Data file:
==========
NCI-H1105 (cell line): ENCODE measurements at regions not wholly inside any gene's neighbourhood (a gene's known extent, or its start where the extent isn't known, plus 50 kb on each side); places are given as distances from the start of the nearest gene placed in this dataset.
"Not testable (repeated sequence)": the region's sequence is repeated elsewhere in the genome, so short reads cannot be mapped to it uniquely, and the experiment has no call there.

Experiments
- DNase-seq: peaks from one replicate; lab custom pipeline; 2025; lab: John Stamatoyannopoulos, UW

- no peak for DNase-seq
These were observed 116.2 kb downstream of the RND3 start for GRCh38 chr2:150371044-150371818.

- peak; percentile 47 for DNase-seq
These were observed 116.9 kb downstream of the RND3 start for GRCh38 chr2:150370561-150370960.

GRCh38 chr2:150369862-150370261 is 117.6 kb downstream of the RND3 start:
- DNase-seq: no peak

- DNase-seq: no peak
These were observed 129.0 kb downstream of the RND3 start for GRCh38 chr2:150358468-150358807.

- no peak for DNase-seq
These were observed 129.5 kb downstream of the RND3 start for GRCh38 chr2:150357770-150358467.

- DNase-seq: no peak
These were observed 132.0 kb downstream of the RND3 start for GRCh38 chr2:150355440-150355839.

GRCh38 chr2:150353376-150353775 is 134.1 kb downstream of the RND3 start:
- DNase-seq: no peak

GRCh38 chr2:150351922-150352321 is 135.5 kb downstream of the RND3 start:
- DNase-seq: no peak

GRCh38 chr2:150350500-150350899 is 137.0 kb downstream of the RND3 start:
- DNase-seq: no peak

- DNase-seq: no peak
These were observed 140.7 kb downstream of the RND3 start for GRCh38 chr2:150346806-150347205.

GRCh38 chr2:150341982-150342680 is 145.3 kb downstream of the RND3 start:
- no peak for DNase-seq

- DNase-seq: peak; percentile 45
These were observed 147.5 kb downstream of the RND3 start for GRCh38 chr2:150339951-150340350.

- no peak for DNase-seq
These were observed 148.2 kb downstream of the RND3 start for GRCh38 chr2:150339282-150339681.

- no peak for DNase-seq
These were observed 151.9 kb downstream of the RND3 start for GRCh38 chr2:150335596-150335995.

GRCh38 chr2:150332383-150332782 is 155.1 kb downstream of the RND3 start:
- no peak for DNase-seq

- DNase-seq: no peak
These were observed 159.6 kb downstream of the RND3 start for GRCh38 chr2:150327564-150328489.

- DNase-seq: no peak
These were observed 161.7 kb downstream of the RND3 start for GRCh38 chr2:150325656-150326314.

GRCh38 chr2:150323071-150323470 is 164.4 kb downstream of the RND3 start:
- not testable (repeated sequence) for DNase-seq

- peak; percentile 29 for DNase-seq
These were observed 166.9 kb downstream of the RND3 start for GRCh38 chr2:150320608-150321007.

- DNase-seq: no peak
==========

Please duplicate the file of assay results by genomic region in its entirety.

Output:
NCI-H1105 (cell line): ENCODE measurements at regions not wholly inside any gene's neighbourhood (a gene's known extent, or its start where the extent isn't known, plus 50 kb on each side); places are given as distances from the start of the nearest gene placed in this dataset.
"Not testable (repeated sequence)": the region's sequence is repeated elsewhere in the genome, so short reads cannot be mapped to it uniquely, and the experiment has no call there.

Experiments
- DNase-seq: peaks from one replicate; lab custom pipeline; 2025; lab: John Stamatoyannopoulos, UW

- no peak for DNase-seq
These were observed 116.2 kb downstream of the RND3 start for GRCh38 chr2:150371044-150371818.

- peak; percentile 47 for DNase-seq
These were observed 116.9 kb downstream of the RND3 start for GRCh38 chr2:150370561-150370960.

GRCh38 chr2:150369862-150370261 is 117.6 kb downstream of the RND3 start:
- DNase-seq: no peak

- DNase-seq: no peak
These were observed 129.0 kb downstream of the RND3 start for GRCh38 chr2:150358468-150358807.

- no peak for DNase-seq
These were observed 129.5 kb downstream of the RND3 start for GRCh38 chr2:150357770-150358467.

- DNase-seq: no peak
These were observed 132.0 kb downstream of the RND3 start for GRCh38 chr2:150355440-150355839.

GRCh38 chr2:150353376-150353775 is 134.1 kb downstream of the RND3 start:
- DNase-seq: no peak

GRCh38 chr2:150351922-150352321 is 135.5 kb downstream of the RND3 start:
- DNase-seq: no peak

GRCh38 chr2:150350500-150350899 is 137.0 kb downstream of the RND3 start:
- DNase-seq: no peak

- DNase-seq: no peak
These were observed 140.7 kb downstream of the RND3 start for GRCh38 chr2:150346806-150347205.

GRCh38 chr2:150341982-150342680 is 145.3 kb downstream of the RND3 start:
- no peak for DNase-seq

- DNase-seq: peak; percentile 45
These were observed 147.5 kb downstream of the RND3 start for GRCh38 chr2:150339951-150340350.

- no peak for DNase-seq
These were observed 148.2 kb downstream of the RND3 start for GRCh38 chr2:150339282-150339681.

- no peak for DNase-seq
These were observed 151.9 kb downstream of the RND3 start for GRCh38 chr2:150335596-150335995.

GRCh38 chr2:150332383-150332782 is 155.1 kb downstream of the RND3 start:
- no peak for DNase-seq

- DNase-seq: no peak
These were observed 159.6 kb downstream of the RND3 start for GRCh38 chr2:150327564-150328489.

- DNase-seq: no peak
These were observed 161.7 kb downstream of the RND3 start for GRCh38 chr2:150325656-150326314.

GRCh38 chr2:150323071-150323470 is 164.4 kb downstream of the RND3 start:
- not testable (repeated sequence) for DNase-seq

- peak; percentile 29 for DNase-seq
These were observed 166.9 kb downstream of the RND3 start for GRCh38 chr2:150320608-150321007.

- DNase-seq: no peak